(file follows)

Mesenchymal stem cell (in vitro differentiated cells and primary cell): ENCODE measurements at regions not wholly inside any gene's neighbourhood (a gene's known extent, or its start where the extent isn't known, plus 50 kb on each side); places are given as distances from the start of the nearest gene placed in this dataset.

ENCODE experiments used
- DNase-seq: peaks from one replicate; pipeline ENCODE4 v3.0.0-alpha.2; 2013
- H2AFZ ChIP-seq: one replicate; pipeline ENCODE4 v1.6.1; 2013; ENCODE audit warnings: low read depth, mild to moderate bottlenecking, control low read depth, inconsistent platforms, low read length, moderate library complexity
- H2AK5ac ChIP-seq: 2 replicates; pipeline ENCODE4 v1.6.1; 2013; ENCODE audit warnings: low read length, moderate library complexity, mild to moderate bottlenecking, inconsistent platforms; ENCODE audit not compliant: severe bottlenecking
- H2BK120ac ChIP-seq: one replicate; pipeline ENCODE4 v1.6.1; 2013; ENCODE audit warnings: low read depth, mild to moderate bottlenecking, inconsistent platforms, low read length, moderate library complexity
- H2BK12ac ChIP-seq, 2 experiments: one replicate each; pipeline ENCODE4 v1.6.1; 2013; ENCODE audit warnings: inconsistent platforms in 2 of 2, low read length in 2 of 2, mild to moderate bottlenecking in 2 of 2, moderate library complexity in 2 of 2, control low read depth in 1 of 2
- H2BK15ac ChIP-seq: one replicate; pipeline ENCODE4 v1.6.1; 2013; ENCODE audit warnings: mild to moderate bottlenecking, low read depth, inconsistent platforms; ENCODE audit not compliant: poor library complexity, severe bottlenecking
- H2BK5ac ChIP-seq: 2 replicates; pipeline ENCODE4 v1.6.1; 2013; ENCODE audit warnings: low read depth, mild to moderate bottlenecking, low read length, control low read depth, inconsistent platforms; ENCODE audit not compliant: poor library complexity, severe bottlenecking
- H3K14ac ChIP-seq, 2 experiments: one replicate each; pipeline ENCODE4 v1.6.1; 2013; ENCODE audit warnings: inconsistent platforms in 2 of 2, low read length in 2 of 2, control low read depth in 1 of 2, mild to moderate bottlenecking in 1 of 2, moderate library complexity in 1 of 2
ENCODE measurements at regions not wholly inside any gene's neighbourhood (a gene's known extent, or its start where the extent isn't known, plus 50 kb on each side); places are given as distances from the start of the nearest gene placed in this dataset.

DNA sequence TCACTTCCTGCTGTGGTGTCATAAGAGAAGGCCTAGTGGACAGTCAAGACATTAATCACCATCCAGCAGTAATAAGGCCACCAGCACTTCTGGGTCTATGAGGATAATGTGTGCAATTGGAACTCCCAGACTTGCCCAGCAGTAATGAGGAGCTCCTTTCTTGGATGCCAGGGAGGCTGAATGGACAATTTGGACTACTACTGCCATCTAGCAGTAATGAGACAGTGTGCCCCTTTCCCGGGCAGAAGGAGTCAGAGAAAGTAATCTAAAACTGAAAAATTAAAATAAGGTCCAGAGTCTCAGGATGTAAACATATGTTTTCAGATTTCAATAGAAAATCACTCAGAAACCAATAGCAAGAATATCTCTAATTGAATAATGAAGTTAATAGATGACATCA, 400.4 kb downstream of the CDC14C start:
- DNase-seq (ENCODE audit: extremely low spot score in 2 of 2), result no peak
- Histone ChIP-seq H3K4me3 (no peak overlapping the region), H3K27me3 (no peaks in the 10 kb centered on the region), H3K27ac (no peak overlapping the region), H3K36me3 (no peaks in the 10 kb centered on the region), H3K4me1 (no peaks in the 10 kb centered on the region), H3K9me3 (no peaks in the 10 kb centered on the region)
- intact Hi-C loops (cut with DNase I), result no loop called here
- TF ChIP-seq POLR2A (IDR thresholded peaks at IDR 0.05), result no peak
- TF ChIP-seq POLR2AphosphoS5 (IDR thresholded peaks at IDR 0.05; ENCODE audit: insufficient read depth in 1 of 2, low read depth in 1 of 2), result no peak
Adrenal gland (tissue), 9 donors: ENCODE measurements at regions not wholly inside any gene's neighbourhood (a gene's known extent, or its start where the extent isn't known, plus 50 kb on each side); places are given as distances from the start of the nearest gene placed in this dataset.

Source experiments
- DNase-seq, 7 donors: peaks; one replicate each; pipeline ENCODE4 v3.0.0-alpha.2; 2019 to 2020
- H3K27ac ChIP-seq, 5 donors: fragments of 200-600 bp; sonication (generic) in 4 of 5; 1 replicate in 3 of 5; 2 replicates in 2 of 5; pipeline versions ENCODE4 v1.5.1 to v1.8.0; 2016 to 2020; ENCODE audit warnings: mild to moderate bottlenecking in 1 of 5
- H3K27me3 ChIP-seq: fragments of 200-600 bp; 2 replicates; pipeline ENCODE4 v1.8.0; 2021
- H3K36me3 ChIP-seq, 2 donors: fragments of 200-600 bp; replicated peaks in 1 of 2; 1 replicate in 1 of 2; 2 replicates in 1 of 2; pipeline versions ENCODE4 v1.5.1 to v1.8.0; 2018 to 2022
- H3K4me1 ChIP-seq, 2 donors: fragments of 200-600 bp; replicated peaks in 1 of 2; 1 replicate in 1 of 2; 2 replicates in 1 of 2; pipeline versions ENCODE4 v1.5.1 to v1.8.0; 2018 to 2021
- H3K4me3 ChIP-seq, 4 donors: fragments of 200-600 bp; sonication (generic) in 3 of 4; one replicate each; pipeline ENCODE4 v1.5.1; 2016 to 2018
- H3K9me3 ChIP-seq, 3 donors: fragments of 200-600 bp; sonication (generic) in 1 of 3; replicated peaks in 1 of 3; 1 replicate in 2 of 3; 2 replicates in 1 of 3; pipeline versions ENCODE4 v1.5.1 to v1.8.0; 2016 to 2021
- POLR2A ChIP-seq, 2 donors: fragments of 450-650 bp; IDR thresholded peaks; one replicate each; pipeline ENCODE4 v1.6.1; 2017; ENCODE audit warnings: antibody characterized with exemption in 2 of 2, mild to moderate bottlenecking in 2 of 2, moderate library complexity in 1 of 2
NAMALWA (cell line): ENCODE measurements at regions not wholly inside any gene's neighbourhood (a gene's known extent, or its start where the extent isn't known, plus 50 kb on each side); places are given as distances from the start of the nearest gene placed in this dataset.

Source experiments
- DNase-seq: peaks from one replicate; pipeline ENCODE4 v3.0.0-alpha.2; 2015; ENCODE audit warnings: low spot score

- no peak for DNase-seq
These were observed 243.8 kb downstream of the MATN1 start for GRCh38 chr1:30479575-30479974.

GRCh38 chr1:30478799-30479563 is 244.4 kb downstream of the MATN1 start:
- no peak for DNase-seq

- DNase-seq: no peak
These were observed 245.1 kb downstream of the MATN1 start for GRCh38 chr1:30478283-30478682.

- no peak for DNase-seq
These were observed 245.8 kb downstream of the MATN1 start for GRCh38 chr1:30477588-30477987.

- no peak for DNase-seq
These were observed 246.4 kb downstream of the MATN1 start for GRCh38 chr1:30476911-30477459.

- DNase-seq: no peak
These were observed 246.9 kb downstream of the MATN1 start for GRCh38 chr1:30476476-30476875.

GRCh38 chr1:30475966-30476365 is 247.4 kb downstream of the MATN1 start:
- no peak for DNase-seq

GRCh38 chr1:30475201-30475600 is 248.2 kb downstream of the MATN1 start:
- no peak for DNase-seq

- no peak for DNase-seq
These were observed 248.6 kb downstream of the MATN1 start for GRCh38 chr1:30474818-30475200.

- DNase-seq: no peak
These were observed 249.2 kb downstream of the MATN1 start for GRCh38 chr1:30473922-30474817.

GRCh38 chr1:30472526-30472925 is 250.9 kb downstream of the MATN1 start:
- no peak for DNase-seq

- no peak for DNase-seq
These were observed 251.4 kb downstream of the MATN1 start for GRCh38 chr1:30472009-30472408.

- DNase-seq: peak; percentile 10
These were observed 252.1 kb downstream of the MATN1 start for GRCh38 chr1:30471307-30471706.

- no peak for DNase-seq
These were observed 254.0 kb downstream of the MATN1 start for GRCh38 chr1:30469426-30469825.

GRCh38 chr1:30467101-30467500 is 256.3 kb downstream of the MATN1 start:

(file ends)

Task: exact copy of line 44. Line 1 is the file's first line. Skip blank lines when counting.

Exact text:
- no peak for DNase-seq